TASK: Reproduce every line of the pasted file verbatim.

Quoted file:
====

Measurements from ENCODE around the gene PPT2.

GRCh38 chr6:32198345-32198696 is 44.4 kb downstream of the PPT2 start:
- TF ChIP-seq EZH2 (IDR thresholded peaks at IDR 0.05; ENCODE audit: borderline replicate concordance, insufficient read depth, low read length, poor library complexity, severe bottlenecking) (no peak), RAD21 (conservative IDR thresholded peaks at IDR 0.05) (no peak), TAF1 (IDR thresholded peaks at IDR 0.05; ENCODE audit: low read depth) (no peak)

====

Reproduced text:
Measurements from ENCODE around the gene PPT2.

GRCh38 chr6:32198345-32198696 is 44.4 kb downstream of the PPT2 start:
- TF ChIP-seq EZH2 (IDR thresholded peaks at IDR 0.05; ENCODE audit: borderline replicate concordance, insufficient read depth, low read length, poor library complexity, severe bottlenecking) (no peak), RAD21 (conservative IDR thresholded peaks at IDR 0.05) (no peak), TAF1 (IDR thresholded peaks at IDR 0.05; ENCODE audit: low read depth) (no peak)